I received a free review copy of this ebook from Edelweiss, on behalf of the publishers. It will be released 6 May 2014.
|One Night in Winter|
On the same day as the Victory Parade, with Stalin and the rest of the Central Committee only yards away, two children are shot and killed. The children were the sheltered children of the Soviet elite so, rather than having the matter rushed to a conclusion, the NKVD get involved. Once the characters of Simon Montefiore’s One Night in Winter get caught in the machine of Soviet “justice,” a small tragedy is transformed into a gigantic one.
The students of the elite are taught at Joseph Stalin School 801. Andrei Kurbsky, the son of a man who was arrested during the Great Terror, thought he didn’t have a chance of getting in. He somehow gets a place and, miracle of miracles, finds himself making friends with the children of state ministers and film stars—especially when he finds and returns a notebook that holds the rules and member names of the Fatal Romantics’ Club. The Club is run by Nikolasha Blagov. Blagov is so obsessed with the works of Aleksandr Pushkin that he created a club that dresses up in costume and acts out the duel scene in Eugene Onegin with stolen theater pistols loaded with blanks. Nikolasha arranges for the Club members to play their game right after the Victory Parade in June 1945 and that’s when everything goes wrong. The children’s “game” and their membership book is misinterpreted by the NKVD. Fear and lies spread like a virus and soon it seems that everyone is on their way to the Lubyanka.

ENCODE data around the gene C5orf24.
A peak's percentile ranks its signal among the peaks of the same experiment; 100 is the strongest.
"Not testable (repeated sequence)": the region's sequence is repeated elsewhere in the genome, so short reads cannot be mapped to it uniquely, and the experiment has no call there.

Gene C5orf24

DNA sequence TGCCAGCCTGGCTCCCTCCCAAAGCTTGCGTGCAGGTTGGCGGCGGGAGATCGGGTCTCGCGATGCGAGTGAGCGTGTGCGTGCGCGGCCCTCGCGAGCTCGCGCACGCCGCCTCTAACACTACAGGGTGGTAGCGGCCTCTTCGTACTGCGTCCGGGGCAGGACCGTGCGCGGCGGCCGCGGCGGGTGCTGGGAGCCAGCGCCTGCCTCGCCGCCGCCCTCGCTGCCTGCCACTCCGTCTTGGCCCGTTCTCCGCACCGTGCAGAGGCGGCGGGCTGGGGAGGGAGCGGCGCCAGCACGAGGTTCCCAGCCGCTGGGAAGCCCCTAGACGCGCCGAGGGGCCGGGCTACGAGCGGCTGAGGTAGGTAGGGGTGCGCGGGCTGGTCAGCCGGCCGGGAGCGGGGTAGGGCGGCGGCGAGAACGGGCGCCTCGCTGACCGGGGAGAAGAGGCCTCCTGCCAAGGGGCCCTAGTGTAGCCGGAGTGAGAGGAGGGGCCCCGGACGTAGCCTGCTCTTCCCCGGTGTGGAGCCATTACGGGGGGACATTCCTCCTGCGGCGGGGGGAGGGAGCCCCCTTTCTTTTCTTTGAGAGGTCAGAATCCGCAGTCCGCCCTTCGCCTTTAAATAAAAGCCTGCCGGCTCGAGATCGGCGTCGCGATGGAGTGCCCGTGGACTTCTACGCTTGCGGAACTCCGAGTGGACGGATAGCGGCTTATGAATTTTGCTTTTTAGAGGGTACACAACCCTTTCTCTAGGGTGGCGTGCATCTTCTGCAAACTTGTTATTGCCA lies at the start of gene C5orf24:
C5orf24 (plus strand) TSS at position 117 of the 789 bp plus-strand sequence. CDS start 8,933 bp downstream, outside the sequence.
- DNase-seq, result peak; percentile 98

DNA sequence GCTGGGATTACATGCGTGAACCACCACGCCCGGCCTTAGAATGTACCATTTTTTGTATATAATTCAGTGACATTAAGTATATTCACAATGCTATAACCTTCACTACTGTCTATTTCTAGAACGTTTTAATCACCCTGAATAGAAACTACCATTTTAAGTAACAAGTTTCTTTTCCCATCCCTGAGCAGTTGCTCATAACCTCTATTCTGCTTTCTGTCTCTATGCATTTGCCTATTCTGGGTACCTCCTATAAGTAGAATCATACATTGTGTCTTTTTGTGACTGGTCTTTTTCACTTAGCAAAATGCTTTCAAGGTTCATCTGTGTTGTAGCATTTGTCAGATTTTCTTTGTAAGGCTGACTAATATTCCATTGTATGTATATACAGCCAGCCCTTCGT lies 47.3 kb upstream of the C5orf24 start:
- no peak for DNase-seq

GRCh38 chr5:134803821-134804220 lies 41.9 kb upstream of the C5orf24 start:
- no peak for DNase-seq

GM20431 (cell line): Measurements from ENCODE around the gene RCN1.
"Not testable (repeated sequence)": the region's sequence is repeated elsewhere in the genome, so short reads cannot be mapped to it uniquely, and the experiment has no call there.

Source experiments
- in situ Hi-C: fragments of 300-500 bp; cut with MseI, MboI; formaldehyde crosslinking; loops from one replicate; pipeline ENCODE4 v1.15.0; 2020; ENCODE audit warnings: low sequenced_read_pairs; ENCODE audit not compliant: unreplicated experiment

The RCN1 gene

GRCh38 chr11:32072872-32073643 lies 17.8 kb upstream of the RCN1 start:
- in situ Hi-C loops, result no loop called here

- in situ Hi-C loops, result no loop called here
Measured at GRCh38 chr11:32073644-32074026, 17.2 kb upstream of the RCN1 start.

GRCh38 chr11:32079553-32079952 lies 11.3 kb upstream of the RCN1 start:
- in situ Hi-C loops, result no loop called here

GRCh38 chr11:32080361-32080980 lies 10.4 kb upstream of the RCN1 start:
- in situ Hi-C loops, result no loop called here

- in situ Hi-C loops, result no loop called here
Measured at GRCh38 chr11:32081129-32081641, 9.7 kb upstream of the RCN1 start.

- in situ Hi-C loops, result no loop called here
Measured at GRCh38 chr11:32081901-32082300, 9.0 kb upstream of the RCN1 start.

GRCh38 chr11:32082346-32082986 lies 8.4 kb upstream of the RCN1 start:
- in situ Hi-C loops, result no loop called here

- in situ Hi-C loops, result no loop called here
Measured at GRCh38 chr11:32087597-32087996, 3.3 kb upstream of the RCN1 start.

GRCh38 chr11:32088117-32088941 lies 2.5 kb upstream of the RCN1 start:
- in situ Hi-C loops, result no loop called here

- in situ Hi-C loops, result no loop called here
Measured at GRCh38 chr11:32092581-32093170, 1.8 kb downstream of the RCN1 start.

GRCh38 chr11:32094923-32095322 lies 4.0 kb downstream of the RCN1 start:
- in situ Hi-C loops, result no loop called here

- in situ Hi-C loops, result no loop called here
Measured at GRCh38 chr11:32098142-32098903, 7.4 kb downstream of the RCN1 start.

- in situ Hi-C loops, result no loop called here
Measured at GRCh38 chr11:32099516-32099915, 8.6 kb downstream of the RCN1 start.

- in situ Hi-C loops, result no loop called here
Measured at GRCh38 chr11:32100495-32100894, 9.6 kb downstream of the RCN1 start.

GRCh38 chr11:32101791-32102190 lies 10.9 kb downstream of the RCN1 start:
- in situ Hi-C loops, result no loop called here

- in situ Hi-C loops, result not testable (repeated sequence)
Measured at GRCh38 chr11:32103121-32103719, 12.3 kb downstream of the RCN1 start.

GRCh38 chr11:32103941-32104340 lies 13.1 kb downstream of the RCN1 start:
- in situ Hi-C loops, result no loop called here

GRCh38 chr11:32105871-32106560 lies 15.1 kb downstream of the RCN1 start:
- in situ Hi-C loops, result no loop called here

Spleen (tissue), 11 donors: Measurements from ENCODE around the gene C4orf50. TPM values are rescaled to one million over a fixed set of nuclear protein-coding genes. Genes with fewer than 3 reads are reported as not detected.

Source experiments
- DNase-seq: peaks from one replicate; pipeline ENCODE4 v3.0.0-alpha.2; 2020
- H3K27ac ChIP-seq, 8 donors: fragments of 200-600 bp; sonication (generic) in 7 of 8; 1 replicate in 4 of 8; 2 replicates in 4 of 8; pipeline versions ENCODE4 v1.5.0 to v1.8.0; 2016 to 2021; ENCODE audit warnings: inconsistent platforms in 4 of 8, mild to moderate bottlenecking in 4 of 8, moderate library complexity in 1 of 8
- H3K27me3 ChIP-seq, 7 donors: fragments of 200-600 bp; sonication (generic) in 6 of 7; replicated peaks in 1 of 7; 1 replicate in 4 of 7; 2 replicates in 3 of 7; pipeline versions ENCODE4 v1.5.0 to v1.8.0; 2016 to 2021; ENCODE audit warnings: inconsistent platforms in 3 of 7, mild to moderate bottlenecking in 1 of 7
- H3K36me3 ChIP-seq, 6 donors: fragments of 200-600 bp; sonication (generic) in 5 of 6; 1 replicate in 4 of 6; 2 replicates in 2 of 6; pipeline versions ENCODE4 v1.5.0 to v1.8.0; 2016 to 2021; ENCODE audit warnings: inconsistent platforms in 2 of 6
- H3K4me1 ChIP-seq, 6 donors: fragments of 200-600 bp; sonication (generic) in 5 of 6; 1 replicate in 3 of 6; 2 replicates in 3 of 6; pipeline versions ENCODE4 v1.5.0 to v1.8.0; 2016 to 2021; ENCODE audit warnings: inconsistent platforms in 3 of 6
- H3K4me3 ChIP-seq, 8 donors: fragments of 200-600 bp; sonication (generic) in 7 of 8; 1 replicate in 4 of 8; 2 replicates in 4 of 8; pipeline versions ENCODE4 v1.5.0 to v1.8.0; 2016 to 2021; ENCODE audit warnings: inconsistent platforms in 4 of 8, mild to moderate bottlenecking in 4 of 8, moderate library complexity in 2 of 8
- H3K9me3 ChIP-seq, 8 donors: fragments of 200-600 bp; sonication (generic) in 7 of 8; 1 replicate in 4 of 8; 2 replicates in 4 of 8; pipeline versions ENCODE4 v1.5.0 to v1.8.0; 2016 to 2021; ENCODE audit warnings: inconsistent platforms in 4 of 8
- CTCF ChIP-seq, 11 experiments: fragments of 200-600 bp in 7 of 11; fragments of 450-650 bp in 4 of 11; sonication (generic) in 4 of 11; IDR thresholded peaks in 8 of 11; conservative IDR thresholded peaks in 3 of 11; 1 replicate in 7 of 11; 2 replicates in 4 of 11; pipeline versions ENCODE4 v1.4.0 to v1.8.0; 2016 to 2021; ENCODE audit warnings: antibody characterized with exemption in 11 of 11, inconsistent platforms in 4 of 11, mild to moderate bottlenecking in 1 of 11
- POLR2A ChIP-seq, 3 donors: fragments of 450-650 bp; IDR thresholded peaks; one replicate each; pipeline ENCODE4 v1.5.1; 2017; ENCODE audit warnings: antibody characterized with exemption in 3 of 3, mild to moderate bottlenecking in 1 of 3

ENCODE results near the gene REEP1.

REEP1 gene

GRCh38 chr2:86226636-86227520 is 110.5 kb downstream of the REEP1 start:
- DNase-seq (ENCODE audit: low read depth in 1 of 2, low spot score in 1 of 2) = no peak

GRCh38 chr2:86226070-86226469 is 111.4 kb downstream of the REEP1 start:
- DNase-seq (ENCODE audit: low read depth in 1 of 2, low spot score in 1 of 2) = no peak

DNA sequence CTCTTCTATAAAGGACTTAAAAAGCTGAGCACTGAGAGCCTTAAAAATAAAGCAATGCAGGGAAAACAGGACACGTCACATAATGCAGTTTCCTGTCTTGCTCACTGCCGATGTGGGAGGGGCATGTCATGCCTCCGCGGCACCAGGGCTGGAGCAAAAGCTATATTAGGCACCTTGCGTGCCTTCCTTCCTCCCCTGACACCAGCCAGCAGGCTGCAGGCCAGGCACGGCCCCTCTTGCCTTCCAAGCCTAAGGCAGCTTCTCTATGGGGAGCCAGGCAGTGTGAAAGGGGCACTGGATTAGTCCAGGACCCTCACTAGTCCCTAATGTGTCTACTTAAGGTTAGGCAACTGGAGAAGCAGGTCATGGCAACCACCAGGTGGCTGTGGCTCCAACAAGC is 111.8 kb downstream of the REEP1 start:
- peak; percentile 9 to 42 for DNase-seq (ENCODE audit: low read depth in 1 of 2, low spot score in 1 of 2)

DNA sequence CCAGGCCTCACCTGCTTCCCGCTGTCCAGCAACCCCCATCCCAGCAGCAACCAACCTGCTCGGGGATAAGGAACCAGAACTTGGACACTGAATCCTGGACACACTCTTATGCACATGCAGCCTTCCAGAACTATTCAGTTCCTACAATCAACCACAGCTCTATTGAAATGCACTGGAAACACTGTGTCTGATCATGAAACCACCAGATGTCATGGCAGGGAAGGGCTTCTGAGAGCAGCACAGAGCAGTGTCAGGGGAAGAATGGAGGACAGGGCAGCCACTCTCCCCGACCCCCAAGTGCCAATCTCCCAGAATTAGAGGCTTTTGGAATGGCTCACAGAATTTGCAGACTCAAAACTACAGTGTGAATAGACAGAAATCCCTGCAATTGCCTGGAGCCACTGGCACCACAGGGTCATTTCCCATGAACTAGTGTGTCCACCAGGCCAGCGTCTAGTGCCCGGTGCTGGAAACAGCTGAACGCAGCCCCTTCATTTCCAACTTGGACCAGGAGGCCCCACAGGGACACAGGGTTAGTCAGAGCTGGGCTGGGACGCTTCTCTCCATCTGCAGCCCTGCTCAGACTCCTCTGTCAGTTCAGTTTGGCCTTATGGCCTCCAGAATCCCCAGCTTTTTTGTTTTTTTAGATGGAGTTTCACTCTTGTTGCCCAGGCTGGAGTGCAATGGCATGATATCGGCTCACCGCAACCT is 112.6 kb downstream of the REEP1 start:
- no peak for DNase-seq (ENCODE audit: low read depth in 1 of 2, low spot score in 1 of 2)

Montefiore takes us back six months from the shooting to show us the beginnings of two love stories. Serafima Romashkina is the object of desire for almost everyone (male) who meets her. One day at the Bolshoi, she shares a box with an American diplomat. Before long, they’ve fallen in love with each other. Hercules Satinov is in the Soviet high command during the final battles with the Germans when he meets and is instantly attracted to Doctor Dashka Dorova. Both couples hid their affairs, but when the Children’s Case—as it becomes known—is used by various vindictive parties, the affairs put all four in jeopardy.
Over the course of a few weeks in June and July of 1945, everyone in the Fatal Romantics’ Club is arrested. Then their siblings and friends are arrested. Once the NKVD have found out everything they think they can get out of the kids, they start questioning the children about their parents. Denunciations and lies and stories start to swirl around. Everyone is terrified and no one is safe—unless you’re one of Stalin’s personal favorites, but even that’s precarious. There’s no way out.
Montefiore then takes you forward in time to show you the aftermath of the frenzied investigation. I won’t give away what happens to who, because One Night in Winter is a book that should be read with one’s heart in one’s mouth. Even though this is a work of fiction, Montefiore writes in his historical note at the end that there are elements of historical truth woven into the story. This could have happened the way it was written. One Night in Winter is a powerful story of love and fear.